Researchers from the Spanish National Center for Oncological Research (CNIO), together with researchers from the Hospital 12 de Octubre in Madrid and the Maria Sklodowska-Curie Institute in Poland developed a detection method (liquid biopsy) to track the presence of melanoma cells in the body through fluid analysis. This method, published in Experimental Medicine, could revolutionize the monitoring of this type of tumor, one of the most invasive and with the higher rates of relapse after the operation (50% percent of patients).
The CNIO reported that the new technique consists in performing an analysis on the drainage that is extracted from the surgery, which is discarded after the operation. However, this fluid is more valuable than previously thought, as it contains biomarkers that reveal the presence of specific mutations of the melanoma and that therefore help to identify which patients are at risk of relapsing after the intervention.
Possible use in other types of tumors
The next challenges for the researchers will be to see if this “liquid biopsy” can be done in an even simpler way, directly from blood samples, and explore the method’s potential to expand its use to other tumors.
The CNIO has said the better we know metastasis, the more we know it is a process that primary tumors organize conscientiously, sending ‘advance parties’ to other organs to prepare a suitable environment to continue developing. These ‘advance parties’ are extracellular vesicles, which are particles released by the primary tumor to prepare other organs to accommodate cancer cells.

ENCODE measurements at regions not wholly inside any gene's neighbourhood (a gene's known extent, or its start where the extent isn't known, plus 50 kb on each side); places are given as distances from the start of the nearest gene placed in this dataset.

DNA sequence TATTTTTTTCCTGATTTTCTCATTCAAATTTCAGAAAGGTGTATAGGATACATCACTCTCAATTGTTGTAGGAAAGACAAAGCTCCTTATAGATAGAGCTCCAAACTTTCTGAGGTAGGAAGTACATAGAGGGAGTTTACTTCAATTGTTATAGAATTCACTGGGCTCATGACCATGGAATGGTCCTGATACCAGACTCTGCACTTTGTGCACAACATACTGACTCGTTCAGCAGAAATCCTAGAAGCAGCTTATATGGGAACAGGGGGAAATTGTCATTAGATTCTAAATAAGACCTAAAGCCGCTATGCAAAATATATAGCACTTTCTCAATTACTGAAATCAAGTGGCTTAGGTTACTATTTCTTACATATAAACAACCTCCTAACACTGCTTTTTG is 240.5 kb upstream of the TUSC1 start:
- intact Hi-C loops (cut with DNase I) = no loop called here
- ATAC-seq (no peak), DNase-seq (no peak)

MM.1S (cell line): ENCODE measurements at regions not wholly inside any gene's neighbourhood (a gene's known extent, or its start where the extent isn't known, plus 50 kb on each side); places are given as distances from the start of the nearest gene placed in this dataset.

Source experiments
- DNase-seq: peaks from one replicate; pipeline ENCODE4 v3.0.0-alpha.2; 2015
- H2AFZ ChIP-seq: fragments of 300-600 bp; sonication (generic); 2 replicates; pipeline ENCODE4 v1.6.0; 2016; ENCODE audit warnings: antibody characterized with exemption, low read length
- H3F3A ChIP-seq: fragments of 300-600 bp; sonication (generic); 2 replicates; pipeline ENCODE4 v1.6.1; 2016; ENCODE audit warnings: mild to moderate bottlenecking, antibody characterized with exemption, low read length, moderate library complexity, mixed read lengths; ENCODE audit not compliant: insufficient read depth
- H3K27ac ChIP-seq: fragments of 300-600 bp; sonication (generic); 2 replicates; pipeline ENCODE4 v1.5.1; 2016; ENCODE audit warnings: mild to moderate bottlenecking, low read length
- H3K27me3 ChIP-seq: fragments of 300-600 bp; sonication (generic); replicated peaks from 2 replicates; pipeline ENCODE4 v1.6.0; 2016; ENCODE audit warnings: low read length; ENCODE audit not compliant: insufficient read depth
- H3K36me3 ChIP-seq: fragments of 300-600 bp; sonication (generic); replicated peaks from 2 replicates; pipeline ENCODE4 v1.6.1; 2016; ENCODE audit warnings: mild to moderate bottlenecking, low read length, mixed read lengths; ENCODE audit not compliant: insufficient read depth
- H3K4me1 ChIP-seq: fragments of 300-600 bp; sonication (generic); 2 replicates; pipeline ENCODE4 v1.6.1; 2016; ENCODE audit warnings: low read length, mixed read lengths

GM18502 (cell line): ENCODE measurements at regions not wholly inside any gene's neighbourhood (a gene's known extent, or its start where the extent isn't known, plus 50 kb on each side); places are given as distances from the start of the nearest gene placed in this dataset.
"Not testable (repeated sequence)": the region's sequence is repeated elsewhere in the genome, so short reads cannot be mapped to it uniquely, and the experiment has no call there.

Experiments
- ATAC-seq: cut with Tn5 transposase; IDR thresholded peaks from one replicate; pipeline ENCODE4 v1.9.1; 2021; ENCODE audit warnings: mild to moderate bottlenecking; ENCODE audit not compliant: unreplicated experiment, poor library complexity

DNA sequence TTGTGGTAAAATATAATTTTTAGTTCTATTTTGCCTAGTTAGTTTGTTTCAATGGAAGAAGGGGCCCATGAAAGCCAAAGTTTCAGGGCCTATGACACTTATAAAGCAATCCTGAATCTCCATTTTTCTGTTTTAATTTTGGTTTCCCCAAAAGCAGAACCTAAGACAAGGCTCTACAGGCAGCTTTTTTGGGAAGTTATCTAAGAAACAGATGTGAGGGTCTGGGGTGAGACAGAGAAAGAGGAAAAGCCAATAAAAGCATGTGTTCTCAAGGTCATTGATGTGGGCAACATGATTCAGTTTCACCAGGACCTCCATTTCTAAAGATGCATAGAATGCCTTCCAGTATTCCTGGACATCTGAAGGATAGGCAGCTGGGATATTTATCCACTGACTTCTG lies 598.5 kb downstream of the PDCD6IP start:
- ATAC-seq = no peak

This is one of the main research lines of Héctor Peinado, director of the research and head of the CNIO’s Microenvironment and Metastasis Group.
Peinado said this study have confirmed that, in melanoma patients, you can identify the risk group that is more likely to experience a relapse from a very sensitive and accurate analysis of its exudative seroma.
This seroma is a fluid obtained from the drainage implanted to the patients after the surgery, the CNIO has specified, and has indicated that the liquid biopsy applied to this seroma reveals the presence of extracellular vesicles and circulating DNA containing mutations in the “BRAF” gene, which are associated with a worse survival in melanoma.
According to Héctor Peinado, these tests could be performed in hospitals and would be easily applicable in clinical medicine. He also said that the technique could be applied to other types of cancer such as breast cancer or others in which lymph node extraction is performed and in which a drainage is implanted after the surgical intervention.